St. Patrick is credited with bringing Christianity to Ireland after being taken there by Irish pirates at the age of 16 - a miracle in its own right depending on your point of view. But Patrick is associated with far more glamorous miracles for which he has received international fame.

St. Patrick banishes all snakes from Ireland 

The miracle St. Patrick is most commonly associated with is the removal of snakes from the island of Ireland. The legend stems from Jocelyn of Furness, a 12th-century British monk who chronicled the life of the saint. 

The legend states that venomous snakes attacked St. Patrick while he was undertaking a 40-day fast on top of a hill. A frustrated Patrick chased the snakes and they never returned to the island. 

However, there is no evidence that there were ever any snakes in Ireland after the Ice Age, and historians believe that snakes are a metaphor for the pre-Christian druids that St. Patrick is said to have driven out when he brought modern religion to the country. 

St. Patrick uses the shamrock to teach Christianity 

Struggling to teach the pagan Irish about Christianity, St. Patrick turned to nature to educate the Irish about the Holy Trinity. 

St. Patrick used the Shamrock, a three-leaved plant, to teach about God (the father), Jesus (the son), and the holy spirit and Christianity spread like wildfire across Ireland.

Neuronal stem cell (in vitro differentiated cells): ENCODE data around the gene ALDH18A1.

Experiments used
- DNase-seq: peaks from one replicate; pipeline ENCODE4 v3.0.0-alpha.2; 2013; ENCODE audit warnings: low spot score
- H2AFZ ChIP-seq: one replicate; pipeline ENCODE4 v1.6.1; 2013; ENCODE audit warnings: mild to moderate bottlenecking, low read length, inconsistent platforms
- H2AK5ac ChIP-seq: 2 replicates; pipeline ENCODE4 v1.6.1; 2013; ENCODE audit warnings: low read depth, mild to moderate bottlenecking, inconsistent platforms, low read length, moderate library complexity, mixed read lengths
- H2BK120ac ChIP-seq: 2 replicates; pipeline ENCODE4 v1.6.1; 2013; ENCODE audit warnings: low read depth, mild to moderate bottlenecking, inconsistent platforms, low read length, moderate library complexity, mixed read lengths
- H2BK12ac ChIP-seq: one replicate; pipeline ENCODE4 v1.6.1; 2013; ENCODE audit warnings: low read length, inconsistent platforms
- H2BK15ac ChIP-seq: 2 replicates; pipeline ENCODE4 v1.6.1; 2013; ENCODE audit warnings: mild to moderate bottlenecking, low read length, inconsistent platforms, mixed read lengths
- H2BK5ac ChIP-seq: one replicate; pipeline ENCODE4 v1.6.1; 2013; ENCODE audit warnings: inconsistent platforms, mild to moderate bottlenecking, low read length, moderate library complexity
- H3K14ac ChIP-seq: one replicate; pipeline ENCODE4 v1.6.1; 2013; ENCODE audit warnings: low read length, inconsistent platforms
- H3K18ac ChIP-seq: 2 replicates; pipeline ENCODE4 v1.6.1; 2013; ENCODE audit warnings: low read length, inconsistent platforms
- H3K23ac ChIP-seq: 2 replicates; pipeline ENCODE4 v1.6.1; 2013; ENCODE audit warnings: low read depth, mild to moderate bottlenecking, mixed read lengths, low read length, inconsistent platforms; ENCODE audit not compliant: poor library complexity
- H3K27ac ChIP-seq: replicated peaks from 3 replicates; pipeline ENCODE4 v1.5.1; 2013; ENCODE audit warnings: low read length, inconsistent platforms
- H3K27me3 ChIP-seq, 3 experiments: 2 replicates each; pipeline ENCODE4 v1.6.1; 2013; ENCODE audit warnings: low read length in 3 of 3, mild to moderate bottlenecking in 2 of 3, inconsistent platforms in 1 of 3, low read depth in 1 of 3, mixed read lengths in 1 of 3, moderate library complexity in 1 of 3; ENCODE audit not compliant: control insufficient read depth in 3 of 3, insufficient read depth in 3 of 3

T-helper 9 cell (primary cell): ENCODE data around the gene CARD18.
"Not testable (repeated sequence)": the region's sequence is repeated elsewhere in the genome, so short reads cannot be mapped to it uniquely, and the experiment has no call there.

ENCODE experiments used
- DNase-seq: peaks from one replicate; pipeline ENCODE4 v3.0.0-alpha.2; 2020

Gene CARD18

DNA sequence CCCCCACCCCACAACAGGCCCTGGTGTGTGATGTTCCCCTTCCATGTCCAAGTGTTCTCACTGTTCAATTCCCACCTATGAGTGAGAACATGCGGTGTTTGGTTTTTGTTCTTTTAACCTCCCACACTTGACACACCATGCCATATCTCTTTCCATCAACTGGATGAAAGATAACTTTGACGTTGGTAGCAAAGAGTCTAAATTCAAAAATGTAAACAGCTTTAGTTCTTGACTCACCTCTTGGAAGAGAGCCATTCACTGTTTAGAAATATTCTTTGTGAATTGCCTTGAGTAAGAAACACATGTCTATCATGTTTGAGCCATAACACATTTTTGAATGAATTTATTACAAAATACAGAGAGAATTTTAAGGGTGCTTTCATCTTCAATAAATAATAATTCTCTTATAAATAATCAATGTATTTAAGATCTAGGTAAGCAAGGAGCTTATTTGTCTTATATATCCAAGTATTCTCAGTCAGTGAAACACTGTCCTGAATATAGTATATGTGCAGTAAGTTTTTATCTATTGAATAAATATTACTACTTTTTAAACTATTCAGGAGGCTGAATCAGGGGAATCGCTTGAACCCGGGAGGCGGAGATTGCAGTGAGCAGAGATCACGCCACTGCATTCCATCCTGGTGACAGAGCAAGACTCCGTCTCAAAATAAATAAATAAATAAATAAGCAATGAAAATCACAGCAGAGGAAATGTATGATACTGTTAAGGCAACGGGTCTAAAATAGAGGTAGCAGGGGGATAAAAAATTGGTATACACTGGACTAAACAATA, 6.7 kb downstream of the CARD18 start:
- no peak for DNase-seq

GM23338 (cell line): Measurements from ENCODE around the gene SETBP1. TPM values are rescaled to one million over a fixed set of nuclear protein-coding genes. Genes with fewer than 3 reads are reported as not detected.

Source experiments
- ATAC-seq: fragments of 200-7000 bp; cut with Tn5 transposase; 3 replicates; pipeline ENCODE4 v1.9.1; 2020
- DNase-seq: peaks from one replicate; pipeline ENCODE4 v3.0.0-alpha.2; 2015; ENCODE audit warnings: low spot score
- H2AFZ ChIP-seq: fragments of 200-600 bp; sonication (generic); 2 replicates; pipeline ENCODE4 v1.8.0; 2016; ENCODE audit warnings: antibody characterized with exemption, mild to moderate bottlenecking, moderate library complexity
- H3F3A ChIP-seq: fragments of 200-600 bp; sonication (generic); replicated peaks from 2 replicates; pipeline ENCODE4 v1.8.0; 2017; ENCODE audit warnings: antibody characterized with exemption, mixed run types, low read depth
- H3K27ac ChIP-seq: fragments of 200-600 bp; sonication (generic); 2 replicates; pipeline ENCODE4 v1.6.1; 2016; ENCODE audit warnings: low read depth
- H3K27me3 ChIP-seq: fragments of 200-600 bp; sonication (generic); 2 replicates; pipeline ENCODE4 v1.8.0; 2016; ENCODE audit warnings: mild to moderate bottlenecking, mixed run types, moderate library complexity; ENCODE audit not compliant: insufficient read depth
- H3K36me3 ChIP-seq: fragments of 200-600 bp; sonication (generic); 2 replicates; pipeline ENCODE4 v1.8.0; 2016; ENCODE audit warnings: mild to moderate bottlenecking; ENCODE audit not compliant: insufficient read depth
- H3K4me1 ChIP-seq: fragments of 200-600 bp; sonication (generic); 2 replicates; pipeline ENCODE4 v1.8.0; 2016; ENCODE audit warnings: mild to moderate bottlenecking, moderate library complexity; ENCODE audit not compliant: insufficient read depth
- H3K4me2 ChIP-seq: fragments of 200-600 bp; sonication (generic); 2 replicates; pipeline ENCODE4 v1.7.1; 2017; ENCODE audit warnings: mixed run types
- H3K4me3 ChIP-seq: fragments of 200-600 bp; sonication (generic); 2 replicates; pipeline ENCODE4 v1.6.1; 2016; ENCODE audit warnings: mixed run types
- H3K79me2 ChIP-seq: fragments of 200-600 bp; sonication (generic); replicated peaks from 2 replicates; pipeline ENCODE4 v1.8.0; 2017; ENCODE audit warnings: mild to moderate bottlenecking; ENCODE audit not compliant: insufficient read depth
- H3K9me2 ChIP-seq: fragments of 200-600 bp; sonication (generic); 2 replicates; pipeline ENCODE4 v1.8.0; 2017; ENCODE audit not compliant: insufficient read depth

By the time of his death, St. Patrick had created roughly 300 churches in Ireland and converted more than 120,000 people to Christianity. 

The shamrock has become synonymous with St. Patrick's Day celebrations around the world. 

St. Patrick talks to Irish folklore legends 

The 12th-century work Agallamh na Seanórach (Tales of the Elders of Ireland) claims that St. Patrick met two legends of Irish folklore while crossing the country. 

The work says that St. Patrick met Caílte mac Rónáin (nephew of Fionn mac Cumhaill) and Oisín, who went to Tír na nÓg (land of the young). 

St. Patrick reportedly made the bold attempt to convert the two figures to Christianity while they vociferously defended their pagan traditions. 

Raising people from the dead 



The origin of this miracle stems from St. Patrick himself. The Irish patron saint wrote that he performed resurrections but the legend was accentuated in the 12th century. 

Again, Jocelyn of Furness contributed to the myth and he claimed that Patrick rose no less than 33 people from the dead, some of whom had been dead for many years. 

St. Patrick's escape 

At 16, St. Patrick was abducted while living in Wales and taken to Ireland by Irish raiders. 

For six long years, he was enslaved as a shepherd and lived in abject poverty. He was regularly close to starvation and close to death by some accounts and he turned to his Christian faith. 

One night, he heard a voice that he could find a ship in a port roughly 200 miles away that could take him home and he chanced a daring escape. 

He successfully fled his captors and found the ship docked in the port. He met a reluctant captain, however, who refused to take him. 

He turned to Christianity again and began to pray. The captain changed his mind almost instantaneously and allowed Patrick passage home. 

St. Patrick would receive another vision telling him to return to Ireland and bring Christianity to the pagan land. 

* Originally published in March 2020, updated in Feb 2023.